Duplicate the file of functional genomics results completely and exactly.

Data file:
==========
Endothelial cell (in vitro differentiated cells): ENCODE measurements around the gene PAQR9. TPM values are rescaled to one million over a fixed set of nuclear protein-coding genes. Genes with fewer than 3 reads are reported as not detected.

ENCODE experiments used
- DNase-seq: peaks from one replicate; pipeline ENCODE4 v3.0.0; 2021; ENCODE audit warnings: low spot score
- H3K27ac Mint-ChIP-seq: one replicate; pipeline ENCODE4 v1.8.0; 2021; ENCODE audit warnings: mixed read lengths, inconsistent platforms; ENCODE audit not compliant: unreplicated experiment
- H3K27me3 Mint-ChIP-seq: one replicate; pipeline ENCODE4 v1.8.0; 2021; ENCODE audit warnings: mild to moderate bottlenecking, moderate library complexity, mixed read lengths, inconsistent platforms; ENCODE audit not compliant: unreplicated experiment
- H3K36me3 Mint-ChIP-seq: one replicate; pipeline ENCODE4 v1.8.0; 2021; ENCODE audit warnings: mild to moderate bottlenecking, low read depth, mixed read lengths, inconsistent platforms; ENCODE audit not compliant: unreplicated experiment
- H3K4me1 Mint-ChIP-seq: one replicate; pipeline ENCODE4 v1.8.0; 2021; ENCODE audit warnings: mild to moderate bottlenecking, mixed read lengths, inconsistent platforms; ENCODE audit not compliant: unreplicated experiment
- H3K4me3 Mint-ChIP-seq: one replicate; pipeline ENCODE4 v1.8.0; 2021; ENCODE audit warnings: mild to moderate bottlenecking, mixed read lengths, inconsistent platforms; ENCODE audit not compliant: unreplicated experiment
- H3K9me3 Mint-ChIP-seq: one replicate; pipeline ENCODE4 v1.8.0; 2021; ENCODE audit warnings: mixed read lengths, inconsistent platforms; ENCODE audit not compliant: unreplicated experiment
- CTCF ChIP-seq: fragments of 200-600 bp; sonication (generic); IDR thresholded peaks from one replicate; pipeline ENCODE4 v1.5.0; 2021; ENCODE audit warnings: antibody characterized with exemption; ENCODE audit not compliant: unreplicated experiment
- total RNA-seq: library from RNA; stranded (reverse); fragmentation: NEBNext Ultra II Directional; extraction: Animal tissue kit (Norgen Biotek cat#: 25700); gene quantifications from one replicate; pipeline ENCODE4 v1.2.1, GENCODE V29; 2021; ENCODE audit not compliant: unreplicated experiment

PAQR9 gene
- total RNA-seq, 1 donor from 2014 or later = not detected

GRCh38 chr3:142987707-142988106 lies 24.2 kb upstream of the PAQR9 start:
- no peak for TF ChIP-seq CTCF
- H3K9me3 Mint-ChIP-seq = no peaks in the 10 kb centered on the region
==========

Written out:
Endothelial cell (in vitro differentiated cells): ENCODE measurements around the gene PAQR9. TPM values are rescaled to one million over a fixed set of nuclear protein-coding genes. Genes with fewer than 3 reads are reported as not detected.

ENCODE experiments used
- DNase-seq: peaks from one replicate; pipeline ENCODE4 v3.0.0; 2021; ENCODE audit warnings: low spot score
- H3K27ac Mint-ChIP-seq: one replicate; pipeline ENCODE4 v1.8.0; 2021; ENCODE audit warnings: mixed read lengths, inconsistent platforms; ENCODE audit not compliant: unreplicated experiment
- H3K27me3 Mint-ChIP-seq: one replicate; pipeline ENCODE4 v1.8.0; 2021; ENCODE audit warnings: mild to moderate bottlenecking, moderate library complexity, mixed read lengths, inconsistent platforms; ENCODE audit not compliant: unreplicated experiment
- H3K36me3 Mint-ChIP-seq: one replicate; pipeline ENCODE4 v1.8.0; 2021; ENCODE audit warnings: mild to moderate bottlenecking, low read depth, mixed read lengths, inconsistent platforms; ENCODE audit not compliant: unreplicated experiment
- H3K4me1 Mint-ChIP-seq: one replicate; pipeline ENCODE4 v1.8.0; 2021; ENCODE audit warnings: mild to moderate bottlenecking, mixed read lengths, inconsistent platforms; ENCODE audit not compliant: unreplicated experiment
- H3K4me3 Mint-ChIP-seq: one replicate; pipeline ENCODE4 v1.8.0; 2021; ENCODE audit warnings: mild to moderate bottlenecking, mixed read lengths, inconsistent platforms; ENCODE audit not compliant: unreplicated experiment
- H3K9me3 Mint-ChIP-seq: one replicate; pipeline ENCODE4 v1.8.0; 2021; ENCODE audit warnings: mixed read lengths, inconsistent platforms; ENCODE audit not compliant: unreplicated experiment
- CTCF ChIP-seq: fragments of 200-600 bp; sonication (generic); IDR thresholded peaks from one replicate; pipeline ENCODE4 v1.5.0; 2021; ENCODE audit warnings: antibody characterized with exemption; ENCODE audit not compliant: unreplicated experiment
- total RNA-seq: library from RNA; stranded (reverse); fragmentation: NEBNext Ultra II Directional; extraction: Animal tissue kit (Norgen Biotek cat#: 25700); gene quantifications from one replicate; pipeline ENCODE4 v1.2.1, GENCODE V29; 2021; ENCODE audit not compliant: unreplicated experiment

PAQR9 gene
- total RNA-seq, 1 donor from 2014 or later = not detected

GRCh38 chr3:142987707-142988106 lies 24.2 kb upstream of the PAQR9 start:
- no peak for TF ChIP-seq CTCF
- H3K9me3 Mint-ChIP-seq = no peaks in the 10 kb centered on the region